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The next big trends in 3D printing

Tugce Uslu, PDEng, Analyst
July 21, 2020

Over the past decade, 3D printing technology has experienced high momentum, with innovation efforts focusing on making this additive manufacturing method capable of producing functional parts. Currently, innovation is not only about technology improvement but also about creating complete processes for each specific application. It is likely that this focus on process development will continue in the foreseeable future. In addition, in the coming five to 10 years, we expect to see two main trends make a major impact on the innovation landscape of the 3D printing space.

Sustainability-1

Due to growing customer and regulatory pressures, it is imperative to cut CO2 emissions, eliminate plastic waste, and mitigate environmental impacts. Meeting these challenges requires near-term technologies like bio-based materials and major process changes to enable circular economy. Sustainability has not been a priority in the 3D printing space yet, but it's increasingly critical for would-be 3D printing users in all industries.

What to expect:

3D printing does have a sustainability case to make on its own: It enables less waste and lower material use through part consolidation or design optimization, compared to parts that would otherwise be traditionally manufactured. However, "less waste" is not enough to claim 3D printing is a truly sustainable process. Developers will also need to explore circular business models like resource recovery (such as recycling of excess material, support structures, gases, or final parts at end of life), sharing platforms (such as shared 3D printing equipment to increase utilization rates), product use extension (such as part repair using 3D printing), product as a service (such as leasing 3D printing equipment or designing 3D-printed products for end-of-life reuse/recycling). Overall, sustainability-driven models and product development cases will become more and more common as a unique selling point.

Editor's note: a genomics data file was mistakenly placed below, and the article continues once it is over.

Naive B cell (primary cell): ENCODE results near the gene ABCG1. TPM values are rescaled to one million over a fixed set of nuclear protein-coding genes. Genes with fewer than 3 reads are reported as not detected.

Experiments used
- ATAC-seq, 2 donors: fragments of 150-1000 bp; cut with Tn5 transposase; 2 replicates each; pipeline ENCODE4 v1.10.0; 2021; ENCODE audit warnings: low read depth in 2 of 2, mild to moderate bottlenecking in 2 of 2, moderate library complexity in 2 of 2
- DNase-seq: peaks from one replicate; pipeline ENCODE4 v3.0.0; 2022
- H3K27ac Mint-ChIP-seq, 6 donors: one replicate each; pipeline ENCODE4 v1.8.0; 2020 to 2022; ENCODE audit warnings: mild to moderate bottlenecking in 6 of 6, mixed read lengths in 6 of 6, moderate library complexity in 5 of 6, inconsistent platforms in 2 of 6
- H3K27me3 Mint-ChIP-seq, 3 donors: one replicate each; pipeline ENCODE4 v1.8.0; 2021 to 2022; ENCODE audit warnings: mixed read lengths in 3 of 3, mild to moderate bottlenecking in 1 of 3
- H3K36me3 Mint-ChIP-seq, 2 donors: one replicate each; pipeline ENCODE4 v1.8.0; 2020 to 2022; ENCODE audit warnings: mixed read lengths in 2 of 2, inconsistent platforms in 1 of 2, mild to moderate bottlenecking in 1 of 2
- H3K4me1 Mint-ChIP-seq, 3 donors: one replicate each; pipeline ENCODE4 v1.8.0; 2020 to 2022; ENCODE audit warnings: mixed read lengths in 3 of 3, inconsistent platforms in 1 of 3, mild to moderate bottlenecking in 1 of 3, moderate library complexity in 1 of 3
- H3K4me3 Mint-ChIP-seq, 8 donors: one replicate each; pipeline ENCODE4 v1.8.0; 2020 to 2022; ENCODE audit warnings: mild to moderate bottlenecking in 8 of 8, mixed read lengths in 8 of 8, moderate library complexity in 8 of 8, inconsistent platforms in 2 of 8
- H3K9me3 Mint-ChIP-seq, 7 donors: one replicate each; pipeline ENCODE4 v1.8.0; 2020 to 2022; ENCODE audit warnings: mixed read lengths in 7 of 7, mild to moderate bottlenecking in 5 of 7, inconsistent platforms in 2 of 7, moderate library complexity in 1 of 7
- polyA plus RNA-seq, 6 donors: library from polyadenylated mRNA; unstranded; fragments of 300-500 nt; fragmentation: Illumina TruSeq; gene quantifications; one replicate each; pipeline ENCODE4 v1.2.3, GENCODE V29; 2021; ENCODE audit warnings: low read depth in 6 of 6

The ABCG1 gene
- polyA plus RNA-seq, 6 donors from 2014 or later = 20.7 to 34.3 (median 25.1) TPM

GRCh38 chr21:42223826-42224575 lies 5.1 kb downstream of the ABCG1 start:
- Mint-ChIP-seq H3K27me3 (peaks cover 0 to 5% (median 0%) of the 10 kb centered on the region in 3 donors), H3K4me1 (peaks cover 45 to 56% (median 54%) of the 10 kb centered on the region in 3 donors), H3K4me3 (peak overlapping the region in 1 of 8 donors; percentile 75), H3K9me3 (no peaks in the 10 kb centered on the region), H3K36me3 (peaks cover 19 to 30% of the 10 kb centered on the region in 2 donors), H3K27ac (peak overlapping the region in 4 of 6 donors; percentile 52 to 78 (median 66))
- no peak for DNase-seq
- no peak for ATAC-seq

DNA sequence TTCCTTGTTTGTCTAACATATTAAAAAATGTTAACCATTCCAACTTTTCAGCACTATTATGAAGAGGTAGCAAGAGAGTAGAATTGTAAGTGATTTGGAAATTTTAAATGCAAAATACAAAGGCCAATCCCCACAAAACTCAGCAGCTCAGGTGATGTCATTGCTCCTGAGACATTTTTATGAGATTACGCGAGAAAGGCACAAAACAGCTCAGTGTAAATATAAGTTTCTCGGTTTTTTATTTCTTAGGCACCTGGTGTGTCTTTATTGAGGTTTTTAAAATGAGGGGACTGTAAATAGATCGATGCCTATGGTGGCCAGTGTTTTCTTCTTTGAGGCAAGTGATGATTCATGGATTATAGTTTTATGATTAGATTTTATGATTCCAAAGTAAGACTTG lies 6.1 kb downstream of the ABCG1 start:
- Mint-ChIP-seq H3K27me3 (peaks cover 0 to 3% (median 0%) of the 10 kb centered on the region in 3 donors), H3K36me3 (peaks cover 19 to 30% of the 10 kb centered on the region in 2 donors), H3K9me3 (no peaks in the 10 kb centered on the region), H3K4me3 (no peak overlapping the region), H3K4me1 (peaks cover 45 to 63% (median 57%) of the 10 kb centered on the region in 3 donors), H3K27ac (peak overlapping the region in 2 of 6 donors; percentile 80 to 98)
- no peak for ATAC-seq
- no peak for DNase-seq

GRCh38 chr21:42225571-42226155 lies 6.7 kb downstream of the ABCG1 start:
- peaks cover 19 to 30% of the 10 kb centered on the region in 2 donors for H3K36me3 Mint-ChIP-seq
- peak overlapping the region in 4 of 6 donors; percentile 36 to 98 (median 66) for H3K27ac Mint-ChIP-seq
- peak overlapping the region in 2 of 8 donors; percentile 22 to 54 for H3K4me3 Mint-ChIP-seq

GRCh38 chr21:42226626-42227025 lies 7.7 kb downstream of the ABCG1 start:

Early signals:


Lux Take: Sustainability has not been a major innovation driver in 3D printing to date, but with all major industries being impacted by this trend, 3DP tech developers will need to catch on to sustainability quickly or risk being left behind.

Digital Part Sales (1)

The traditional manufacturing paradigm of low-cost, high-volume production of standard products is being turned on its head by the demand for diversified and personalized products in industries as diverse as chemicals, automotive, consumer packaged goods, and pharmaceuticals. Alternative manufacturing methods, driven by digital transformation technologies, are increasingly being used across industries. 3D printing, as an emerging alternative manufacturing method, is already employed for on-demand production, but current ecosystems have not yet been flexible and agile enough to use it as a true manufacturing solution.

What to expect: